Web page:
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Article

Retrieval and Comparison of Forest Leaf Area Index Based on Remote Sensing Data from AVNIR-2, Landsat-5 TM, MODIS, and PALSAR Sensors

by 1,2,*,†, 1,†, 2, 2 and 1
1
State Key Laboratory of Remote Sensing Science, Institute of Remote Sensing and Digital Earth, Chinese Academy of Sciences, Beijing 100101, China
2
Biosphere Informatics Laboratory, Department of Social Informatics, Graduate School of Informatics, Kyoto University, Kyoto 606-8501, Japan
*
Author to whom correspondence should be addressed.
These authors contributed equally to this work.
Academic Editor: Wolfgang Kainz
ISPRS Int. J. Geo-Inf. 2017, 6(6), 179; https://0-doi-org.brum.beds.ac.uk/10.3390/ijgi6060179
Received: 24 March 2017 / Revised: 6 June 2017 / Accepted: 18 June 2017 / Published: 21 June 2017

Abstract

Remote sensing data from multi-source optical and SAR (Synthetic Aperture Radar) sensors have been widely utilized to detect forest dynamics under a variety of conditions. Due to different temporal coverage, spatial resolution, and spectral characteristics, these sensors usually perform differently from one another. To conduct statistical modeling accuracies evaluation and comparison among several sensors, a linear statistical model was applied in this study for retrieval and comparative analysis based on remote-sensing indices from optical sensors of ALOS AVNIR-2 (Advanced Land Observing Satellite Advanced Visible and Near Infrared Radiometer type 2), Landsat-5 TM (Thematic Mapper), MODIS NBAR (Moderate Resolution Imaging Spectroradiometer Nadir BRDF-Adjusted Reflectance), and the SAR sensor of ALOS PALSAR (Advanced Land Observing Satellite Phased Array type L-band Synthetic Aperture Radar), respectively. This modeling used the forest leaf area index (LAI) as the field measured variable. During modeling, six optical vegetation indices were selected for evaluation and comparison between the three optical sensors, while simultaneously, two radar indices were calculated for the comparison between ALOS AVNIR-2 and PALSAR sensors. The gap between the spatial resolution of remote-sensing data and field plot size can account for the different accuracies found in this study. This study provides a reference for the selection of remote-sensing data types and spatial resolution in specific forest monitoring applications with different data acquisition costs and accuracy needs. Normally, at regional and national scales, remote sensing data with 30 m spatial resolution (e.g., Landsat) could provide significant results in the statistical modelling and retrieval of LAI while the MODIS cannot always meet the requirements.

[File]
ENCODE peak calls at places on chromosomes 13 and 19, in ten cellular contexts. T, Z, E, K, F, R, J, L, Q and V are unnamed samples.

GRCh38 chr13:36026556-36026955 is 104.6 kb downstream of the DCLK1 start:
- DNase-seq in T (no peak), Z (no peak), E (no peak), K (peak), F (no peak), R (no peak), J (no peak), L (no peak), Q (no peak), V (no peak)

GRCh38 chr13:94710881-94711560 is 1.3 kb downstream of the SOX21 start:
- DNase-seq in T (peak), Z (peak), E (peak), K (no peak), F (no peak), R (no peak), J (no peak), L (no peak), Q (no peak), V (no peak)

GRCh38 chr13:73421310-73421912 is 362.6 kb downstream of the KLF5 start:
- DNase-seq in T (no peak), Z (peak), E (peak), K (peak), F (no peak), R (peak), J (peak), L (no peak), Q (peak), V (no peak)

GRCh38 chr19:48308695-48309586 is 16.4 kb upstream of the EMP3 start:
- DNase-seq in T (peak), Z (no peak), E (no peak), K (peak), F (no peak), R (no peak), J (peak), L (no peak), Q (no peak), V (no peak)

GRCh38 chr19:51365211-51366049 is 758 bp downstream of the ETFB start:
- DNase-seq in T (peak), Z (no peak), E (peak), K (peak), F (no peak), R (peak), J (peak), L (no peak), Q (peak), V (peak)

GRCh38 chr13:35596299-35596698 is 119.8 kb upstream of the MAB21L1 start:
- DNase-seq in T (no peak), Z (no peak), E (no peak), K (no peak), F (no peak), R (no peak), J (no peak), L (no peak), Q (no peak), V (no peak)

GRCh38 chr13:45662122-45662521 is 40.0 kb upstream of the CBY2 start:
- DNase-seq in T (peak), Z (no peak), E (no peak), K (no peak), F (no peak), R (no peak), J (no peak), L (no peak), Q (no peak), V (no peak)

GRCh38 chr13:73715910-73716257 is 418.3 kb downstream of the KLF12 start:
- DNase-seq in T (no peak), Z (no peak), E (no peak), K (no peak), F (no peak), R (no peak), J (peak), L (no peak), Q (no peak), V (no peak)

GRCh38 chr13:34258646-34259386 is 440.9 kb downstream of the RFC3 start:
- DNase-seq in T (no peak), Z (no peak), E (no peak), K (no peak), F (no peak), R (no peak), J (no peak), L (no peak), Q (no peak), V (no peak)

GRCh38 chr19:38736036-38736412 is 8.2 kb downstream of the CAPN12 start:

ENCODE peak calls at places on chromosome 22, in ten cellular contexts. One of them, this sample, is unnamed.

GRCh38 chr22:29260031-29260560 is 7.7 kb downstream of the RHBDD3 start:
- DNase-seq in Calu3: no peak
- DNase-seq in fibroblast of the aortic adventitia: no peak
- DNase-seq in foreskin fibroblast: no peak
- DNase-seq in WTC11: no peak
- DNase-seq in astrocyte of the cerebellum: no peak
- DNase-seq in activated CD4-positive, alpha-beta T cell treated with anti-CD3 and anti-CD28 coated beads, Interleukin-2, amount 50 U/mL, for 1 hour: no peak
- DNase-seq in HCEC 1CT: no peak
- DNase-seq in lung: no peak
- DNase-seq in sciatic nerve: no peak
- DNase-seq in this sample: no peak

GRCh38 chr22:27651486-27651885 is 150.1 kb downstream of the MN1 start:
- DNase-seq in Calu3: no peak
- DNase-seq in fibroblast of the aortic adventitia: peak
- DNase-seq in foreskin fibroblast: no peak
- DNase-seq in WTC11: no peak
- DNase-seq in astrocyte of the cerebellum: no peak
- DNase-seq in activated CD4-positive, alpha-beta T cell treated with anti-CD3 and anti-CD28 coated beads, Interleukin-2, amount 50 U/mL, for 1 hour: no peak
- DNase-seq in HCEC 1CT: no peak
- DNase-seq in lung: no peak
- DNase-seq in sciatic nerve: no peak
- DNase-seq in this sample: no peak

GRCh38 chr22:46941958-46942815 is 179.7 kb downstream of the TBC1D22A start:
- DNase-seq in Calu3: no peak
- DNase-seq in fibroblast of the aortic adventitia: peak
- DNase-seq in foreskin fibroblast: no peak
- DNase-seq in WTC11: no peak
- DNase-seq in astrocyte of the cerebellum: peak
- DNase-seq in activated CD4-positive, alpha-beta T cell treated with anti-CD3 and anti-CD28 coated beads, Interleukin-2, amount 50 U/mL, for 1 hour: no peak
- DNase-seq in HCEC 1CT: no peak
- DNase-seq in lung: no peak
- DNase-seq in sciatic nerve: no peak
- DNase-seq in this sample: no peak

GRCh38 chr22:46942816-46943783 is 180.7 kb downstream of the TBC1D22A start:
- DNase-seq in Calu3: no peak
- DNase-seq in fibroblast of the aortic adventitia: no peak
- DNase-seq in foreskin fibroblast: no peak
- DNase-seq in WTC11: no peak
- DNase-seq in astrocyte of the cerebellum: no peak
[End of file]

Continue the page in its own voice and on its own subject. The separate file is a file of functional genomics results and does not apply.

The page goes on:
Keywords: optical sensors; forest monitoring; leaf area index; vegetation index; PLS regression optical sensors; forest monitoring; leaf area index; vegetation index; PLS regression

1. Introduction

With significant developments in remote-sensing technology, a variety of satellites and sensors with different spatial, spectral, and temporal resolutions have been quickly developed. The launch of the Earth Resources Technology Satellite “ERTS-1” (i.e., Landsat-1) in the early 1970s is considered a milestone in the history of the development of satellite remote sensing. SEASAT, launched in 1978, was the first civilian satellite designed for remote sensing of the Earth’s oceans with the first spaceborne synthetic aperture radar (SAR). In 1999, the first commercial satellite (IKONOS) collecting very high resolution imagery was launched. By far, more than 6000 satellites have been launched, over 60% of which serve military purposes. Those for civilian and scientific use mainly include the series of Landsat, meteorological, ocean, geodetic, astronomical observation, and communications satellites. These satellites provide sufficient spatial and temporal coverage of high quality data at various scales. As a result, the potential of using remote-sensing techniques as a monitoring tool for forest ecosystems has been adequately recognized. Multi-source optical and radar data, including the widely recognized Landsat records [1], high spatial resolution Quickbird imagery [2], and time-series SPOT (Systeme Probatoire d’Observation de la Terre)-VEGETATION images [3] as well as L-band PALSAR data [4], have been widely utilized to monitor the forest status and its dynamics under various circumstances.